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Bad Lieutenant: Port of Call New Orleans [Blu-ray]  [US Import]
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A rogue detective is as devoted to his job as he is at scoring drugs -- while playing fast and loose with the law. He wields his badge as often as he wields his gun in order to get his way. In the aftermath of Hurricane Katrina he becomes a high-functioning addict who is a deeply intuitive, fearless detective reigning over the beautiful ruins of New Orleans with authority and abandon. Complicating his tumultuous life is the prostitute he loves. Together they descend into their own world marked by desire, compulsion, and conscience.
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He also shakes down people for information, even grandmothers. Makes Dirty Harry look like a sissy. Lots of drug use, bad language, sexual situations, and some violence.
Good story. Plot fairly simple to follow. The movie, at time, has the feel of a dark comedy.
Terence McDonagh (Nicolas Cage) is a policeman in New Orleans post hurricane Katrina. Suffering from chronic back pain, McDonagh acquires a taste for painkillers and any other drugs he can pinch from the evidence room. High, he still works a murder case, hunting a killer using any way possible… so long as it’s not legal.
There’s a plethora of noir crime films that paved the way for Herzog’s film: Howard Hawks’s The Big Sleep (1946), but Herzog’s film is funnier; Carol Reed’s The Third Man (1949), but Herzog’s film is darker; Chinatown (1974) by Roman Polanski, but Herzog’s film is creepier. Its success comes from William M. Finkelstein’s script. The talent of Finkelstein’s writing, blending comedy, crime and drug addiction stories is superb. The script is delivered by Cage’s exceptional performance. He borders on perfection here, as he does in Wild at Heart (1990), Leaving Las Vegas (1995), Adaption (2002) and Kick-Ass (2010).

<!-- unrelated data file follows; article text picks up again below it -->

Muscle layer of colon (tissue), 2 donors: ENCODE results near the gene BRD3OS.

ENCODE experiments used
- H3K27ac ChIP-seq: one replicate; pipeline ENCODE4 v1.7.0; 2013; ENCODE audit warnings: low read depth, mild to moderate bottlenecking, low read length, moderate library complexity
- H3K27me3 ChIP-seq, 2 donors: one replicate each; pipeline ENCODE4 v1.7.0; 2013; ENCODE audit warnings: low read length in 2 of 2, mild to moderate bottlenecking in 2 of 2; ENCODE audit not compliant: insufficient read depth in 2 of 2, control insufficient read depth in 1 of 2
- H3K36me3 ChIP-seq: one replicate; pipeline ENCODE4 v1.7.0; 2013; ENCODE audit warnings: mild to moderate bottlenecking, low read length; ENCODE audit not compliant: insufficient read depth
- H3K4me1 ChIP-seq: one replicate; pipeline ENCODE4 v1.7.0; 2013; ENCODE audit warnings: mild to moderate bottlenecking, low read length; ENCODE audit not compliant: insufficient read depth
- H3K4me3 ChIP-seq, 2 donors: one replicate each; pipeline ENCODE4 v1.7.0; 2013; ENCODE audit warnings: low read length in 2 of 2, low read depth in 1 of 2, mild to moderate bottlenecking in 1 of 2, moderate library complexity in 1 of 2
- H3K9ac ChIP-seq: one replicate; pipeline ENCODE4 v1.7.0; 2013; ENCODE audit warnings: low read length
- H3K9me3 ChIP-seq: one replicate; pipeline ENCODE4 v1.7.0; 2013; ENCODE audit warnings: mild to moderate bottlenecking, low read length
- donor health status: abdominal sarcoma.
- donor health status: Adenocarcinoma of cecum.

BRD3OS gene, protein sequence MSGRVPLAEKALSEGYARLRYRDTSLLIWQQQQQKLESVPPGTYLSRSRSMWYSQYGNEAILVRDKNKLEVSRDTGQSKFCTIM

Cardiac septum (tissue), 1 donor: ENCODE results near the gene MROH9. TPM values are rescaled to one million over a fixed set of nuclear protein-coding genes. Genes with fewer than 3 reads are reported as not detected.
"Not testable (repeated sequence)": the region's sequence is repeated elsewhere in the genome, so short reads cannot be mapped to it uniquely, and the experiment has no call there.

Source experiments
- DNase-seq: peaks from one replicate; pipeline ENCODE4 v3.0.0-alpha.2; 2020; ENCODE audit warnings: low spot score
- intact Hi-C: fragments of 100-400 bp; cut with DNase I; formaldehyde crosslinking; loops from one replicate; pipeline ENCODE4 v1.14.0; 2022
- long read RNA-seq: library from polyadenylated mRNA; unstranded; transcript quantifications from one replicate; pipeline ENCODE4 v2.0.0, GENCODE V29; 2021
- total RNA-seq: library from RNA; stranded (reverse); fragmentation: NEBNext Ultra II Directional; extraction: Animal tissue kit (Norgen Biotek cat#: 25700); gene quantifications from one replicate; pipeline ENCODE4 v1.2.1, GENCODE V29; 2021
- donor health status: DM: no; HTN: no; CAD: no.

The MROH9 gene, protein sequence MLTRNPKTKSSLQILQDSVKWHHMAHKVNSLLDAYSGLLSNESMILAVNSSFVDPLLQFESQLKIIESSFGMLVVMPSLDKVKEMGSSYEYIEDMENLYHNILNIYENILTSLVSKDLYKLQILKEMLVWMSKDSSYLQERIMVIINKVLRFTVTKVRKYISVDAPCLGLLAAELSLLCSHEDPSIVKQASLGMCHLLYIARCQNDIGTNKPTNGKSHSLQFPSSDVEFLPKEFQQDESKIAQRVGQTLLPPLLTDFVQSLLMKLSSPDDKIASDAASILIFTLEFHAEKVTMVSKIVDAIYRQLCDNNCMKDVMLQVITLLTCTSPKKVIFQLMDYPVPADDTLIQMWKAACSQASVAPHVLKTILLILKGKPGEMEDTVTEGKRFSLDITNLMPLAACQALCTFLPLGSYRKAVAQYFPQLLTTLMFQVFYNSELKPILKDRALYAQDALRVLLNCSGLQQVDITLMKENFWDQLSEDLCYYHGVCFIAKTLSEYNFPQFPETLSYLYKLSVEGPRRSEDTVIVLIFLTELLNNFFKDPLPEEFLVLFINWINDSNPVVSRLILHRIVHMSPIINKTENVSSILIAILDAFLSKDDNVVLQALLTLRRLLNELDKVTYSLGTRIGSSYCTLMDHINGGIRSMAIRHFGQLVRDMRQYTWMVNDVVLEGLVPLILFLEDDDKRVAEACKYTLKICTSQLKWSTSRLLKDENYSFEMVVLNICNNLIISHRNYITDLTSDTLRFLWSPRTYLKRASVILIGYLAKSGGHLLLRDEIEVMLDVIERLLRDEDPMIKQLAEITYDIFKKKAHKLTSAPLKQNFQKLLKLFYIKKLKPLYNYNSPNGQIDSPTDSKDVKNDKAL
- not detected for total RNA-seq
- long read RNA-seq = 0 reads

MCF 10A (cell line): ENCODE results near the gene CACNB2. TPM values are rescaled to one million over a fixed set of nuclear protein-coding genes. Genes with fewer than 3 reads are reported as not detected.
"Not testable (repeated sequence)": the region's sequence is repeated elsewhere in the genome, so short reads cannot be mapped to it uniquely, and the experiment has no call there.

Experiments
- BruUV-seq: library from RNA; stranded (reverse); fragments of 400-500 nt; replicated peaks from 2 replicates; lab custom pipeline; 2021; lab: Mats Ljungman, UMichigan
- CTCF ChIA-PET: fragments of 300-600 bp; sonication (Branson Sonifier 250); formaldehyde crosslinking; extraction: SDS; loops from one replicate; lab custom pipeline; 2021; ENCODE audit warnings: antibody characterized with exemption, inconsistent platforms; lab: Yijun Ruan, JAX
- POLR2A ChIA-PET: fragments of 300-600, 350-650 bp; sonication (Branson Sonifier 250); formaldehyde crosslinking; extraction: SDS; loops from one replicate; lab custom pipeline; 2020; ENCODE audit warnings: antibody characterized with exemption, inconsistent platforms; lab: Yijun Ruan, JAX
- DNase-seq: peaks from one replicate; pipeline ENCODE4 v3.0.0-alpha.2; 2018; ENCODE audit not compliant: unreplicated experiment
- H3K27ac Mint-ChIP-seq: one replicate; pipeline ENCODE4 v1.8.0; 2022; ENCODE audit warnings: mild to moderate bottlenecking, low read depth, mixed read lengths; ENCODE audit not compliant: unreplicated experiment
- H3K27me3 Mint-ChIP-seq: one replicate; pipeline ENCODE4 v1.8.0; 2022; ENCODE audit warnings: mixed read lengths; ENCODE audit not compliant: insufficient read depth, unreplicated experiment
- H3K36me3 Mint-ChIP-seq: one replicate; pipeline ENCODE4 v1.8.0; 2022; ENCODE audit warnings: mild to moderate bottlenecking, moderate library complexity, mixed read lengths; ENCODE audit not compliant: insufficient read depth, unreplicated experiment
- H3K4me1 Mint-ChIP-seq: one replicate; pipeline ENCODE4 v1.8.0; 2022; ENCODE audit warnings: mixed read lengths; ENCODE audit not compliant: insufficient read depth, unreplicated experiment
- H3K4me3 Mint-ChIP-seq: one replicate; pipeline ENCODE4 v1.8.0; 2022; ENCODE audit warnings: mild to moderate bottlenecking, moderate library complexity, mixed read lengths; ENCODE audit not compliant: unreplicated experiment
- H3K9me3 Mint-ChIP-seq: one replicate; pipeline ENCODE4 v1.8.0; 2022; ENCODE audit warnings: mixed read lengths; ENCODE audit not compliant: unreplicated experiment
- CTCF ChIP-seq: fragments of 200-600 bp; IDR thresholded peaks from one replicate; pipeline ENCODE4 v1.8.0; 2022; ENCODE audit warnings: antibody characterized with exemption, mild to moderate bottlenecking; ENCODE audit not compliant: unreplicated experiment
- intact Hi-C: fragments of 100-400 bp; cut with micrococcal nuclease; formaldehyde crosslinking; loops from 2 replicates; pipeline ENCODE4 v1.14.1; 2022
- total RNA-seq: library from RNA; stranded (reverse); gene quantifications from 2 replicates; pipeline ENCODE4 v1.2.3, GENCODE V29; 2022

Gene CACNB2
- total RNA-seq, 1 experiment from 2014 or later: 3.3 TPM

I recommend this film for all the reasons above, but mostly for when halfway through Cage changes his voice and sounds like James Stewart: funny, funny, funny.
First of all, it didn’t entirely escape criticism. Its full title is ‘Bad Lieutenant: Port of Call New Orleans’ and it’s actually a remake of the Harvey Keitel film of the same name (minus the bit about New Orleans). Therefore, you naturally had all the original’s fanbase claiming how sacred the original was and how this was a travesty and a simple cash-in rip-off. Well I guess all remakes are to a degree, but this one does its best to try and steer clear of borrowing too much from the source material. In fact, some of the production team even go as far as to say that it’s not a remake, more a sequel that only borrows from the same principal.
And then there’s Cage himself. He’s actually pretty good (again). Yes, he specialises in some overacting from time to time, but anyone who’s seen him before should be used to this. He’s propped up by a decent supporting cast, including Eva Mendes and Val Kilmer, but it’s generally Cage’s baby and he carries the film well. As the title suggests, Cage plays the titular ‘Bad Lieutenant’ who, despite supposedly being a man of the law, is pretty broken and frequently bends the rules, especially when he’s in need of drugs (legal and otherwise).
It’s a bit trippy, too. You have to concentrate on what’s going on and you’re going to have to be okay with some more ‘arty’ elements, such as singing iguanas (which I loved!). I think the more ‘out there’ parts of the film were trying to portray Cage’s slow descent into drug-induced madness.
I have to confess, I haven’t seen the original, so I can’t compare the two. But, seeing as I haven’t watched it, I quite enjoyed it – it’s a tale of a man who’s on a slippery path to nowhere. So, if you like your cops ‘dirty’ and films a little dark and whacky, don’t simply write it off as yet another of Cage’s ‘misfires’ and give it a go.
Maybe more of a 3.5 out of 5, but I'm in a generous mood!
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